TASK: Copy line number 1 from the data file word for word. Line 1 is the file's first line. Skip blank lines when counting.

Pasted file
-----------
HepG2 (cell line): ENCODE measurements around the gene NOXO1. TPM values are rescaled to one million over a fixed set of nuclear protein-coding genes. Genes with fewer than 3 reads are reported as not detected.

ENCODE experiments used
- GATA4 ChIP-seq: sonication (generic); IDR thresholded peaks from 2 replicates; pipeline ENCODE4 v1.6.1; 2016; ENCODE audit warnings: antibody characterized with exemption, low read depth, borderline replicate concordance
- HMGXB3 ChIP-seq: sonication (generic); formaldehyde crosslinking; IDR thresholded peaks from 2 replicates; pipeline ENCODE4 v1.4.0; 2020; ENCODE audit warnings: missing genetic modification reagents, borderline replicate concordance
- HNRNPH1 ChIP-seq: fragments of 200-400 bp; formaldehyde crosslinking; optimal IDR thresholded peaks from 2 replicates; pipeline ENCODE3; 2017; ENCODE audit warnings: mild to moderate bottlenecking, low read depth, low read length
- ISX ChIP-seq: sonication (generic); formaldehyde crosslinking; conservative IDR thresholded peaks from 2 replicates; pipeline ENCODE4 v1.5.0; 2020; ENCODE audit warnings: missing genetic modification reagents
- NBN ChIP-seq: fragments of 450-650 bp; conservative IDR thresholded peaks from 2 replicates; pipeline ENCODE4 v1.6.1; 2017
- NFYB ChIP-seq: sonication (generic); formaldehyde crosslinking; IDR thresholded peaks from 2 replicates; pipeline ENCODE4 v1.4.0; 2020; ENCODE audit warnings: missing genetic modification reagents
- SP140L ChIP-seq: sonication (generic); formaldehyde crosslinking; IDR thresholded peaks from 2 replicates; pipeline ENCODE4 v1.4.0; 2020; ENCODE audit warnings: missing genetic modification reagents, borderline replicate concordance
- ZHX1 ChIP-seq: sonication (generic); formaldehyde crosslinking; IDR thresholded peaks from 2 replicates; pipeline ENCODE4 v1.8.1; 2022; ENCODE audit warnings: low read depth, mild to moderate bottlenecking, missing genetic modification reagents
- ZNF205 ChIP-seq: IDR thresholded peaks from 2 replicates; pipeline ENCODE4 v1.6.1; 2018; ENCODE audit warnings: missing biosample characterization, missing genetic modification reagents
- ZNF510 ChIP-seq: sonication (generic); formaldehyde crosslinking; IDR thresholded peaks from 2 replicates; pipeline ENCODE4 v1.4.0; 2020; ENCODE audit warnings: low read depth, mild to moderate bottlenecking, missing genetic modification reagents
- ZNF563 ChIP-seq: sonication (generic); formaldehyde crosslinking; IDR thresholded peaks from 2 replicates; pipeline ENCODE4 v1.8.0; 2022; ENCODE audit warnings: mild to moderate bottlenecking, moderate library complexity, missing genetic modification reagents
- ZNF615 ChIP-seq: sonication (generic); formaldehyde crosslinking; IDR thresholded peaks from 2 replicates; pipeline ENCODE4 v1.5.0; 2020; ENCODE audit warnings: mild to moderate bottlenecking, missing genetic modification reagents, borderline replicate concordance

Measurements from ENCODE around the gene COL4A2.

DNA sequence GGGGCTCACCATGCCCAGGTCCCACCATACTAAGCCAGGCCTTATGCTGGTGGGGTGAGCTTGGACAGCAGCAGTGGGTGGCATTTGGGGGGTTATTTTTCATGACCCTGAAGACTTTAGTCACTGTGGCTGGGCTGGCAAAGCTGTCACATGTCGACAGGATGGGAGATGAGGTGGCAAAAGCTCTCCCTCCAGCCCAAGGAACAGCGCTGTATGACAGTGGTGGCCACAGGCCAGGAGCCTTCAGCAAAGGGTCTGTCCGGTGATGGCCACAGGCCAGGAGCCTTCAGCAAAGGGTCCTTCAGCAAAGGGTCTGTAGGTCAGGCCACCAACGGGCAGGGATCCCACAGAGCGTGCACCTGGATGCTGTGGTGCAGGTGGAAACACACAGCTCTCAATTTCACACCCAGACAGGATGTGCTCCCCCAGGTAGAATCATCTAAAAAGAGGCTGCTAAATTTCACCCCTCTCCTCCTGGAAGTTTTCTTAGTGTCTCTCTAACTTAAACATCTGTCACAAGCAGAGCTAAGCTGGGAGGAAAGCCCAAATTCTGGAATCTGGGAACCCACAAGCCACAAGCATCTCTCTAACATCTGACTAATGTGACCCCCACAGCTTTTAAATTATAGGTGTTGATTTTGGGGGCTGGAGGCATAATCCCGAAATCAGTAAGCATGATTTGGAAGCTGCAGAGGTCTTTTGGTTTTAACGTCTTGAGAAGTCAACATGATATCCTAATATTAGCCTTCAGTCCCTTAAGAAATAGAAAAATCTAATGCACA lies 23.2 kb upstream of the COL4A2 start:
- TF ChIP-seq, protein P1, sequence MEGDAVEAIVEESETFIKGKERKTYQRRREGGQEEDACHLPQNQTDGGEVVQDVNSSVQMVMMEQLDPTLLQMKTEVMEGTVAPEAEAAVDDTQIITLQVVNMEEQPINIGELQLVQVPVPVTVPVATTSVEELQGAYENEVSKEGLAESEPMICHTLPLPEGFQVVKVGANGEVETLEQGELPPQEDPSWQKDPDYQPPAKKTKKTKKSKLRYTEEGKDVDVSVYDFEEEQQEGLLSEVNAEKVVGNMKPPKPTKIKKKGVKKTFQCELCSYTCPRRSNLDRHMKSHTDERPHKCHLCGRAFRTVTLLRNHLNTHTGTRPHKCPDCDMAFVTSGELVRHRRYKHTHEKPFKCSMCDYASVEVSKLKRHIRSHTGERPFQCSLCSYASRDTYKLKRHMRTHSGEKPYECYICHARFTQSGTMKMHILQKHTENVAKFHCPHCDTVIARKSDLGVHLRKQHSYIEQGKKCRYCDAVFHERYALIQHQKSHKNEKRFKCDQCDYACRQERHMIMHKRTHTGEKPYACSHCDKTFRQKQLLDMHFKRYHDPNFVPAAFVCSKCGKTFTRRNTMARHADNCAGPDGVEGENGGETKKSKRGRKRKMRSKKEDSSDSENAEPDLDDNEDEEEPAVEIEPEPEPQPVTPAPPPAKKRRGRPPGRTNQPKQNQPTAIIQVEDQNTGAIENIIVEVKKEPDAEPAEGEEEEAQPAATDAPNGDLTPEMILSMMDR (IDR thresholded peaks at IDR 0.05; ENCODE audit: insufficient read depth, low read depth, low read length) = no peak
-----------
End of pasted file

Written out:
HepG2 (cell line): ENCODE measurements around the gene NOXO1. TPM values are rescaled to one million over a fixed set of nuclear protein-coding genes. Genes with fewer than 3 reads are reported as not detected.